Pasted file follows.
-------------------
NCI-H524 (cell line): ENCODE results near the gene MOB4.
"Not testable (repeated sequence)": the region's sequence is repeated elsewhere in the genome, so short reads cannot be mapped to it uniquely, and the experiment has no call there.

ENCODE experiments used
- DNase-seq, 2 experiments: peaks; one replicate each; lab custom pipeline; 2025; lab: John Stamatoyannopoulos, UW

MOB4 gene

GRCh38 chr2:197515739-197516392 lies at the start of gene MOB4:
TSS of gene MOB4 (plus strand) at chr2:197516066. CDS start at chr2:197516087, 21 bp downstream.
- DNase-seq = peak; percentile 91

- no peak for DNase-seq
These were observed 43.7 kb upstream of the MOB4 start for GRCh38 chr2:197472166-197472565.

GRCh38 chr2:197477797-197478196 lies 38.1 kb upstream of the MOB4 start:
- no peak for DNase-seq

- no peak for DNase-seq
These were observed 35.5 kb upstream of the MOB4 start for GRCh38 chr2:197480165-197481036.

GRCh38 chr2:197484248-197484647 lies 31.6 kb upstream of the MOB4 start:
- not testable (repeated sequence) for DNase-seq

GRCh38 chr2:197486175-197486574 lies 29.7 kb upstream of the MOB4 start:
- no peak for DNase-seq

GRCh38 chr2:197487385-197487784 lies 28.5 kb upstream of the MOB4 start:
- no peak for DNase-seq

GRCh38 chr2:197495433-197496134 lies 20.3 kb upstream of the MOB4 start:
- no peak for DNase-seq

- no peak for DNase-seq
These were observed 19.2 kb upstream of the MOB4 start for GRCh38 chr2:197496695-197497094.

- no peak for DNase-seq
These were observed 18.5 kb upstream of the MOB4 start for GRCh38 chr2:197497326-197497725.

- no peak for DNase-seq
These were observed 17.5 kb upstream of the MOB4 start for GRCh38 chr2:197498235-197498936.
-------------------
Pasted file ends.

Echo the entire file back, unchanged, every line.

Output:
NCI-H524 (cell line): ENCODE results near the gene MOB4.
"Not testable (repeated sequence)": the region's sequence is repeated elsewhere in the genome, so short reads cannot be mapped to it uniquely, and the experiment has no call there.

ENCODE experiments used
- DNase-seq, 2 experiments: peaks; one replicate each; lab custom pipeline; 2025; lab: John Stamatoyannopoulos, UW

MOB4 gene

GRCh38 chr2:197515739-197516392 lies at the start of gene MOB4:
TSS of gene MOB4 (plus strand) at chr2:197516066. CDS start at chr2:197516087, 21 bp downstream.
- DNase-seq = peak; percentile 91

- no peak for DNase-seq
These were observed 43.7 kb upstream of the MOB4 start for GRCh38 chr2:197472166-197472565.

GRCh38 chr2:197477797-197478196 lies 38.1 kb upstream of the MOB4 start:
- no peak for DNase-seq

- no peak for DNase-seq
These were observed 35.5 kb upstream of the MOB4 start for GRCh38 chr2:197480165-197481036.

GRCh38 chr2:197484248-197484647 lies 31.6 kb upstream of the MOB4 start:
- not testable (repeated sequence) for DNase-seq

GRCh38 chr2:197486175-197486574 lies 29.7 kb upstream of the MOB4 start:
- no peak for DNase-seq

GRCh38 chr2:197487385-197487784 lies 28.5 kb upstream of the MOB4 start:
- no peak for DNase-seq

GRCh38 chr2:197495433-197496134 lies 20.3 kb upstream of the MOB4 start:
- no peak for DNase-seq

- no peak for DNase-seq
These were observed 19.2 kb upstream of the MOB4 start for GRCh38 chr2:197496695-197497094.

- no peak for DNase-seq
These were observed 18.5 kb upstream of the MOB4 start for GRCh38 chr2:197497326-197497725.

- no peak for DNase-seq
These were observed 17.5 kb upstream of the MOB4 start for GRCh38 chr2:197498235-197498936.